TechHub: Industrial Market Growth, Advancement in Smart Cities & Homeland Security Urges Cyber

The Industrial Market Opportunity

Manufacturing and industrial companies are the backbone of the U.S. economy. With the advancement of the digital age, more factories and utilities are looking to cut costs, decrease downtime and streamline operations.

This industry’s operations are extremely different from IT enterprises and rely on partner companies that specialize in operational technology in order to connect and protect their assts.

GrayMatter was highlighted in CRN, a news analysis online publication for technology companies.

“We help customers in these markets connect their factories, connect their big expensive assets,” said James Gillespie, CEO of GrayMatter, in CRN. “Those are things we’ve been working on, to digitize the information, and to help customers get better results.”

Jim Gillespie, CEO of GrayMatter

The article explores various aspects from the operational issues companies face, to a continuously growing partnership with GE and the possibilities the Industrial Internet has for companies.

Part of that partnership is collaborative engineering on cutting-edge ideas like Brilliant Manufacturing by GE Digital, a suite of software enabling predictive analytics on a scalable intelligent system powered by the cloud-based operating system Predix.

“It’s enabling digital transformations at a scale that would have been harder to do in the past,” said Gillespie. “Predix is like the iOS of the operating systems and now there’s people coming together to write apps — there’s a whole group of people emerging in a community of developers and solution providers.”

Cloud technology is now in an advanced place where it’s becoming universally affordable, dependable and reachable. The community around the operating system is pushing the industry forward, and everybody needs to jump on board.

View all of the technology services GrayMatter has to offer:

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Homeland Security Urges Industrial Cybersecurity

The U.S. Department of Homeland Security Industrial Control Systems Cyber Emergency Response Team (ICS-CERT) issued an alert about a malicious BrickerBot permanent Denial-of-Service (DoS) attack.

BrickerBot exploits hard-coded passwords in Internet of Things (IoT) devices to cause a permanent denial of service, locking operators out of their systems.

The team encourages asset owners to know that their control systems are deployed securely and not exposed to threats through open internet connections by thoroughly auditing their networks.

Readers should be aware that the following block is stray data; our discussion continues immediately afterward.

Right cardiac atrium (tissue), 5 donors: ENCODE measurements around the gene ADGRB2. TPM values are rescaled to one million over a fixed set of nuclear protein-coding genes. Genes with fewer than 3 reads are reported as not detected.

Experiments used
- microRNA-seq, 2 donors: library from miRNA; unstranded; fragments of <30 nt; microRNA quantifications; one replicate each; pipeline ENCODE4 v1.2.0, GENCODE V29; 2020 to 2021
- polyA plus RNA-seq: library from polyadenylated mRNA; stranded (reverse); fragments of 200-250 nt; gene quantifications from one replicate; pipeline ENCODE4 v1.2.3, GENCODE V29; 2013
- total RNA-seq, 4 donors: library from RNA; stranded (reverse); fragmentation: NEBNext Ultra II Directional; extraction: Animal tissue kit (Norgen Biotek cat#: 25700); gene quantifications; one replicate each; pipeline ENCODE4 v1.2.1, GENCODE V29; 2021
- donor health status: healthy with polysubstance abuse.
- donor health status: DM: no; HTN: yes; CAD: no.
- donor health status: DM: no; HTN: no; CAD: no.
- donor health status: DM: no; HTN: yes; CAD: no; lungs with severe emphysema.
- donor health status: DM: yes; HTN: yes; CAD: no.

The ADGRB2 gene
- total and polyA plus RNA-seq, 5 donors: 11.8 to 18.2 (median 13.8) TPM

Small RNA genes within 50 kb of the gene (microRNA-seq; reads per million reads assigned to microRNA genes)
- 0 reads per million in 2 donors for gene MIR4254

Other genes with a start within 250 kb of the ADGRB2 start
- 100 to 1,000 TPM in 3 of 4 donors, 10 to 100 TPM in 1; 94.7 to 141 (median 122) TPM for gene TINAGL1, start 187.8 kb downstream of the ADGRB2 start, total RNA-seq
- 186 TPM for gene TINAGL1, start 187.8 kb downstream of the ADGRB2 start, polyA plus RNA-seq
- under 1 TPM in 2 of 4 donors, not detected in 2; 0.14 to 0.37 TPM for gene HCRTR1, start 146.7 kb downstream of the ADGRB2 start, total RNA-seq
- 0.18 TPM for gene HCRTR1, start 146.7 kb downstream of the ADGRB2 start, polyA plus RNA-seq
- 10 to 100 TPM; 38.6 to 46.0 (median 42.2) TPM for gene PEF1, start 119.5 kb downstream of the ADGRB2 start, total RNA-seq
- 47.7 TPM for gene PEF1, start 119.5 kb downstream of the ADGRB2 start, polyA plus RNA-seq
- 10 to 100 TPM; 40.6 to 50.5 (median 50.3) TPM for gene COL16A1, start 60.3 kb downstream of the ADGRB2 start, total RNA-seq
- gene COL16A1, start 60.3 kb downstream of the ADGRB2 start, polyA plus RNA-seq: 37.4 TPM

Control systems often have devices accessible to the internet without operators knowing, leaving them at a greater risk for an attack. Completing a vulnerability assessment allows operators to know what devices are connected, how strong authentication methods are, vulnerable firewalls and use of unauthorized remote access.

To learn more about cyber security for the OT, download the GrayMatter cyber security guide for operational technology:

Download the Guide

The Advancement of Smart Cities

San Diego announced a new partnership with GE to deploy the world’s largest Internet of Things platform using smart streetlights. This will reduce energy costs by 60-percent and transform them into a single, connected digital network that can optimize parking and traffic, enhance public safety and track air quality.

Over 3,000 smart sensors will be deployed, with a potential to expand an additional 3,000 in the future, to upgrade over 14,000 city lights.

By reducing energy needs, greenhouse gas admissions will be reduced. Light pollution will also decrease with the implemented new technology enabling dimming and brightening features either automatically or remotely, depending on natural light conditions.

GE’s intelligent lighting in San Diego. Image: GE Lighting

The GE Current CityIQ sensor nodes will support a range of applications varying from gunshot detection, to smart parking and air quality control.

“This technology is powerful. Downtown visitors will be able to find parking easily and in real time using a smart phone, and the environmental and transportation data will help Downtown meet the goals of the Climate Action Plan. This is a huge win for San Diego,” said Kris Michell, the President & CEO of the Downtown San Diego Partnership.

Deployment of the platform will begin in July and is expected to be completed by the end of 2018.

It’s expected to save the city over $2.4 million annually in energy costs.